"If it is considered that the sole object and purpose of the plaintiff corporation, headed and represented by the tenants, is to establish, own, maintain and operate an irrigation system (not necessarily exclusive for the defendants), that the water flowing on the beds of the Bacarra river was sufficient to irrigate the lands of the defendants and of other people, that the rights of the defendants on the irrigation system owned by the plaintiff corporation and its predecessors-in-interest were not exclusive, and that the approval of the proposed irrigation plan is a condition precedent before any actual work or digging is done, it follows perforce that the filing by Aceret, Capalungan and others of an Application of Water Rights from the Bacarra river for the benefit of the homesteads of one Barut and others is not a ground for the cancellation of the tenancy contracts. This Court takes judicial cognizance of the well-established fact, of common and general knowledge that the work of a riceland farmer is not continuous during the whole calendar year. Anyway, there is always a hiatus, caused by the cycle of our dry and rainy seasons and the growing characteristics of the palay plants, that allows rice farmer ample time to attend to many other activities aside from tending his farm. The plaintiffs were not only farmers but zanjeros or ditch- diggers as well, as part of their livelihood. This was not unknown at all to the defendants.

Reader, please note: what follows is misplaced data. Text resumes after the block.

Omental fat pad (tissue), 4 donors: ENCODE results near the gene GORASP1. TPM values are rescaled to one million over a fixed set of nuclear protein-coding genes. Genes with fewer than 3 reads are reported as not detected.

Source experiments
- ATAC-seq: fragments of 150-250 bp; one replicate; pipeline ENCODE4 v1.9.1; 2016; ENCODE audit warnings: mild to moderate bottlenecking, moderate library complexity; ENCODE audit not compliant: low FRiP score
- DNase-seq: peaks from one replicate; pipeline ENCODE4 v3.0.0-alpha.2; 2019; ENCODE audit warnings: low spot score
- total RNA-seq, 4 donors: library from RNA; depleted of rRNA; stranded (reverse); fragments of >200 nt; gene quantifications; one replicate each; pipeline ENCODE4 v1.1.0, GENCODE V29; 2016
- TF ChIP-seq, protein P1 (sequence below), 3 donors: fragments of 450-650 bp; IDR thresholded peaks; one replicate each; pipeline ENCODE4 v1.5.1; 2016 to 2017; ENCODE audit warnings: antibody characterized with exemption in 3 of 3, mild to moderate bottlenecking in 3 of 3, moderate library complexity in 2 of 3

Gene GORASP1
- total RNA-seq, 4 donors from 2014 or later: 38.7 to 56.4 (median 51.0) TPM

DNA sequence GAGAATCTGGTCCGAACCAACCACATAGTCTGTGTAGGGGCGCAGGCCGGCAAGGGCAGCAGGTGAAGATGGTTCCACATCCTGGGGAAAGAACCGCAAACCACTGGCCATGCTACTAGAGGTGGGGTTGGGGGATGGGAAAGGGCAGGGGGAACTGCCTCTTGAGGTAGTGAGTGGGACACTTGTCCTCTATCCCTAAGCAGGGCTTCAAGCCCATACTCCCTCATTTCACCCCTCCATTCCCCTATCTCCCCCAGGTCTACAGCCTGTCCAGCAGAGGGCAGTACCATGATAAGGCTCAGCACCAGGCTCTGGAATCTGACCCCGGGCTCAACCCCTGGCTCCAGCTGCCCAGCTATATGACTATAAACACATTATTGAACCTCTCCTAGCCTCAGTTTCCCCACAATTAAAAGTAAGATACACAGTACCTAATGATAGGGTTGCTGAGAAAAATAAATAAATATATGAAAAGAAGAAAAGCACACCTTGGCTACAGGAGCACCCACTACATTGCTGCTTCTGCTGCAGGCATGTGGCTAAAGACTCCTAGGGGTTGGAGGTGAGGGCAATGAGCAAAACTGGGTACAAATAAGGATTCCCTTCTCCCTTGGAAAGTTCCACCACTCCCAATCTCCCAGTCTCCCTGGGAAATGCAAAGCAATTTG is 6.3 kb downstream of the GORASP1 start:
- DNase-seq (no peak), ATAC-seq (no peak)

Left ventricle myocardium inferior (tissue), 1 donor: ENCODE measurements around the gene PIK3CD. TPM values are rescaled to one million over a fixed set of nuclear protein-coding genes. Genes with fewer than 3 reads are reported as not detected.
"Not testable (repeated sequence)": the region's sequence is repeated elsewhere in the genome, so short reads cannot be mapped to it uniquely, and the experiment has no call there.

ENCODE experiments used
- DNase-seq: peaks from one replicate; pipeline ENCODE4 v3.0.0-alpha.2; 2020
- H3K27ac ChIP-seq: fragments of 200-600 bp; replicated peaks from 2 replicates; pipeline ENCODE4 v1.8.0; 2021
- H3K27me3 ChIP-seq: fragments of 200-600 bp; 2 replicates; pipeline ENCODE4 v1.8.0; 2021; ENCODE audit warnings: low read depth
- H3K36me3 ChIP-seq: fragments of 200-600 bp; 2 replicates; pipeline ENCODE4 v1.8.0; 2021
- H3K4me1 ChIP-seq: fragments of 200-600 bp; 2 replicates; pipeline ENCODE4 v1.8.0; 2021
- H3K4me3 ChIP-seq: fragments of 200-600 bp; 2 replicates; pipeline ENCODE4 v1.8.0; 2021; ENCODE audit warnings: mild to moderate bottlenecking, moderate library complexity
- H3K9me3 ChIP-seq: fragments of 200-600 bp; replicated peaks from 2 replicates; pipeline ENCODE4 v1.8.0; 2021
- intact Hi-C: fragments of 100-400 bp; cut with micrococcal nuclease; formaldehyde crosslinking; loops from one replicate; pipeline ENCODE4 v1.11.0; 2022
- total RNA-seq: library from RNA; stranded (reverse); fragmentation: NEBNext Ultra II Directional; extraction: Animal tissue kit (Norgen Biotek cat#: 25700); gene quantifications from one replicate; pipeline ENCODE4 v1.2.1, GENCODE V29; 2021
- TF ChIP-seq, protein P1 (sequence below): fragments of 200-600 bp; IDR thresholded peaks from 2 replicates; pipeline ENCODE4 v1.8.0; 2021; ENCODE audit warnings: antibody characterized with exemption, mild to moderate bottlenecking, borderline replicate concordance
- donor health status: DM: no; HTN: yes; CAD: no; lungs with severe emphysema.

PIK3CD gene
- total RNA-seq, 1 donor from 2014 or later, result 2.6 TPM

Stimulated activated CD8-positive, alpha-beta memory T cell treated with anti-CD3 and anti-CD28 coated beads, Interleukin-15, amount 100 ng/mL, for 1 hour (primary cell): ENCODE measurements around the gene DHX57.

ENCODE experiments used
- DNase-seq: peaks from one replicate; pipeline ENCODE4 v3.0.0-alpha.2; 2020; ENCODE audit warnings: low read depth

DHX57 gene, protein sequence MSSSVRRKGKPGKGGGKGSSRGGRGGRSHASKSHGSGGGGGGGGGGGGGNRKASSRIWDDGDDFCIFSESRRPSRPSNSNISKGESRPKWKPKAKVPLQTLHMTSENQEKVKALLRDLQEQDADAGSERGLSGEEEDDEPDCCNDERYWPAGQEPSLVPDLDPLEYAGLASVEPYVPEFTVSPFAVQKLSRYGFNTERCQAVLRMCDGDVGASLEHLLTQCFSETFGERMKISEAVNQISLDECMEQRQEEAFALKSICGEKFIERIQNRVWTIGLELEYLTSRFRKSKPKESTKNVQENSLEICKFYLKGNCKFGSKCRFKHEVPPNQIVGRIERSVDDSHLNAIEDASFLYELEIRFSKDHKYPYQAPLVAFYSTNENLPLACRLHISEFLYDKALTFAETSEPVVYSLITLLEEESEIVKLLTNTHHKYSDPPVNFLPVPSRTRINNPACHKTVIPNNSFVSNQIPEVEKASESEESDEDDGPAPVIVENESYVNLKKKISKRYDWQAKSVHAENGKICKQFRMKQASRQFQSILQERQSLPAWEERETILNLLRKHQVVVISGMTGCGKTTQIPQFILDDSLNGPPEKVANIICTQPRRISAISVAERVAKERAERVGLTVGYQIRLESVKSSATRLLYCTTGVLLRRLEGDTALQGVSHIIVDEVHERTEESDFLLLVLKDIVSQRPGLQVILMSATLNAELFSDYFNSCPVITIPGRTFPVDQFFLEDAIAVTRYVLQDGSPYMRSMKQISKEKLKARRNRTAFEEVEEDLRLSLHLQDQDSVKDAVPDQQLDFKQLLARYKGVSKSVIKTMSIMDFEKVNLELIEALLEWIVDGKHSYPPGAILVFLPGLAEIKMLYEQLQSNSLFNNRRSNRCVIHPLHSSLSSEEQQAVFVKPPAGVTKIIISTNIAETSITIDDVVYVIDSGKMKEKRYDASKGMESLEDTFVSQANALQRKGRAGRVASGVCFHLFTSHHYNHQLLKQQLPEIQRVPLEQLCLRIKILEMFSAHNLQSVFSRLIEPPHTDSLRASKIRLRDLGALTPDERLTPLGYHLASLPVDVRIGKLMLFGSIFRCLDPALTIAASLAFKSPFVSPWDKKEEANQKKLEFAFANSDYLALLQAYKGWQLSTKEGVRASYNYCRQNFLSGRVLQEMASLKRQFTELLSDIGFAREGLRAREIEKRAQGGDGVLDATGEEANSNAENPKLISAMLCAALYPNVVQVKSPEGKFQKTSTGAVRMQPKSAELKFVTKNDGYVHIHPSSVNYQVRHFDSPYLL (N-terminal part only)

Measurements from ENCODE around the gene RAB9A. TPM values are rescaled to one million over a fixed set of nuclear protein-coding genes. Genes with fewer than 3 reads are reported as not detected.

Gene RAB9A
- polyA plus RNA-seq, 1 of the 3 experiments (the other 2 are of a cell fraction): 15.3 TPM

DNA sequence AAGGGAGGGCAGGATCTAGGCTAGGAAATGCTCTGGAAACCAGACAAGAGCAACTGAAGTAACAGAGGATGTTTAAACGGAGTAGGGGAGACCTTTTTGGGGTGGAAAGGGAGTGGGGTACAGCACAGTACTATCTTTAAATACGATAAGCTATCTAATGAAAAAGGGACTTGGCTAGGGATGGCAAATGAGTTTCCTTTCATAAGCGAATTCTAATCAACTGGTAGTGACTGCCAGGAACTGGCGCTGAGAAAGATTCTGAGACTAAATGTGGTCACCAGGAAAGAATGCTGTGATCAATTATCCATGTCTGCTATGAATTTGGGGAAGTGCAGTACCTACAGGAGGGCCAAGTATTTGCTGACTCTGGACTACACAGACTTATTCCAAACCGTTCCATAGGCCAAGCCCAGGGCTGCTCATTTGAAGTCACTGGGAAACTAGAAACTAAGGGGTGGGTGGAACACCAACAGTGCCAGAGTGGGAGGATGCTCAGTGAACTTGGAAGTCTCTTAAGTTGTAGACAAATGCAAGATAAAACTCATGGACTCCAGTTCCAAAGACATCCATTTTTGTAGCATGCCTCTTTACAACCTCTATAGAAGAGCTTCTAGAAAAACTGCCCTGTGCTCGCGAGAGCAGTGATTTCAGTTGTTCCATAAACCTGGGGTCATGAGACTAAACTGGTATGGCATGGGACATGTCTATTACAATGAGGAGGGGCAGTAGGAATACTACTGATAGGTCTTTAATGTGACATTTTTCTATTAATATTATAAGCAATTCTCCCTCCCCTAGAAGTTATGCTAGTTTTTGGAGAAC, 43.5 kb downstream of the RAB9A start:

"There is no evidence that the plaintiffs and their privies were at fault in not making productive the whole area. We have not lost tract of the undenied fact that this land was originally stony and partly forested. The demand of an impossible condition is not countenanced in law. A farmer is but human and he cannot defeat the laws of nature.

    "The defendants finally contend that the plaintiffs are guilty of grave bad conduct, deliberate disobedience, negligence, non- performance of their obligations and abuse of confidence. They desire to apply the standard of conduct regulated in Act No. 4054, without any showing that said law was made extensive to Ilocos Norte, which is a condition required in said law before it could be made applicable to any province or region in the country.